The first digital camera was invented in the ’70s, but it wasn’t until the ’90s that we began to see the mass market use of them. Like any new technology, there were many problems, from photo quality to storage issues and price. Since then, there have been massive improvements in digital photography in all areas, making them accessible for even the largest technophobe. Here are some ways cameras have improved since the ’90s.

Photo Storage

When digital cameras became available to the mass market, it was nice not to have to deal with film anymore. Gone were the days of accidental exposure, only 24-48 photos per roll, and dropping film off at the big box store for development. However, photos were often not developed and put into albums, instead, they were left on the various storage devices that came with cameras in the 90s. Devices like floppy disks, mini CDs, and the camera itself. With all of those different storage devices came the dilemma of how to get all of those pictures off of the camera and into a shareable format. It usually required many steps and lots of software. In the end, many people left their photos on their cameras and their cameras in their closets. Now, the technology to get photos off of anything from a DSLR to a cell phone is as easy as uploading them to the cloud or various social media sites. Once there, they can be sent to a printing service or made into an album. There are many apps and websites to help with photo storage and printing, and all from the comfort of your home.

Photo Resolution

Most digital cameras of the ’90s had minimal photo resolution. To give you an example, a really nice digital camera from the ’90s might have a 512 x 480 pixel resolution. Today’s latest cell phones have 1920 x 1080 pixel resolution or better. The first will allow you to print a 4 x 6 photo, but the last will allow you to print as large as a 16 x 20 photo. Most everybody’s point and shoot is their cell phone these days, but many people have large Digital Single Lens Reflex cameras (DSLR). The lenses can be switched for wide-angle or zoom lenses. They take high-quality photos in almost all lighting situations, and they allow the photographer to do all sorts of tricks that aren’t possible with a regular point and shoot camera or cell phone.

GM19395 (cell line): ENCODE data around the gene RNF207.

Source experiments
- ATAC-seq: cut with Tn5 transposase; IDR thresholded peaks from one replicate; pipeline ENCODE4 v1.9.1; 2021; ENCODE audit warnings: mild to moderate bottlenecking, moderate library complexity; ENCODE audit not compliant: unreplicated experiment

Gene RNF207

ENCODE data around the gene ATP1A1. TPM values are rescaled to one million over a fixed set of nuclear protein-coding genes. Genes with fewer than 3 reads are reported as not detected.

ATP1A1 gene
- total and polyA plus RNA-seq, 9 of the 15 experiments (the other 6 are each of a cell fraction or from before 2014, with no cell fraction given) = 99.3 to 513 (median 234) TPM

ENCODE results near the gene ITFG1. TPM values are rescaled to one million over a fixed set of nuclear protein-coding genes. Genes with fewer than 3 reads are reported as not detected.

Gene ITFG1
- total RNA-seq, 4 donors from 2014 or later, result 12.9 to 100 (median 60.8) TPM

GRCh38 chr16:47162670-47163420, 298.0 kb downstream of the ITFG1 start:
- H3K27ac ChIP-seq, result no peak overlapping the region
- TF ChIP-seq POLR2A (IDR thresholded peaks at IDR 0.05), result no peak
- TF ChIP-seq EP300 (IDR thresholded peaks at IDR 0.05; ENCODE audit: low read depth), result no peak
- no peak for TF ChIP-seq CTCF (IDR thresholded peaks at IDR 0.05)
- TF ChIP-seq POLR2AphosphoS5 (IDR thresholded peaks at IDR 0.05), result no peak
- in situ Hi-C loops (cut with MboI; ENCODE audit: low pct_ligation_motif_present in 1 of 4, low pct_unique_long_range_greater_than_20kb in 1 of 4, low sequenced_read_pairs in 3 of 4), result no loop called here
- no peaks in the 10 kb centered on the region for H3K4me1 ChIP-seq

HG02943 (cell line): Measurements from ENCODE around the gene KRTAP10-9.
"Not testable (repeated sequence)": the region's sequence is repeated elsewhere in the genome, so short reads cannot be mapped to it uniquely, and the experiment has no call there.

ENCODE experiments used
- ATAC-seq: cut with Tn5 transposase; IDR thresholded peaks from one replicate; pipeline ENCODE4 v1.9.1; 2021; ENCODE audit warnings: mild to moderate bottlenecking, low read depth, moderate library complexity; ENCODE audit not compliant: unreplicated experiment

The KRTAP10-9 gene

Camera Types

Camera manufacturers carry several lines of digital cameras to accommodate many different situations and price points. In the ’90s, there were several types of cameras, but they were generally the same. They were somewhat fragile, they took relatively the same quality photos, and the quality of the photos was still worse than a decent film camera. Today, no matter what hobby you’re into, there’s a camera that fits your needs.

If you are looking to beef up the security in your home or office, you might consider a rugged outdoor camera. Many of them now shoot 24/7 on closed-circuit systems, and they have 1080p quality. That means the picture quality is as clear as a new flat screen television. If you love the outdoors and adventuring, then you should consider getting a camera that’s waterproof, drop proof, and easy to carry on a hike. If you travel a lot, a mini point and shoot that will fit into your pocket and your budget might buy what you need. If you’re looking to take top quality photos of an event or landscape then you might like a professional level DSLR camera. The camera on your phone is sometimes the best camera because it’s the one you have with you.

Digital cameras were a great improvement over film cameras simply because you could take pictures and not worry about using all of your film. However, with all those pictures came the problem of getting them off of your camera and storing or printing them, which was often a clunky process. We have come a long, long way since then. Now, you don’t even have to get that photobook finished on your own. There are softwares and apps to help you with that as well.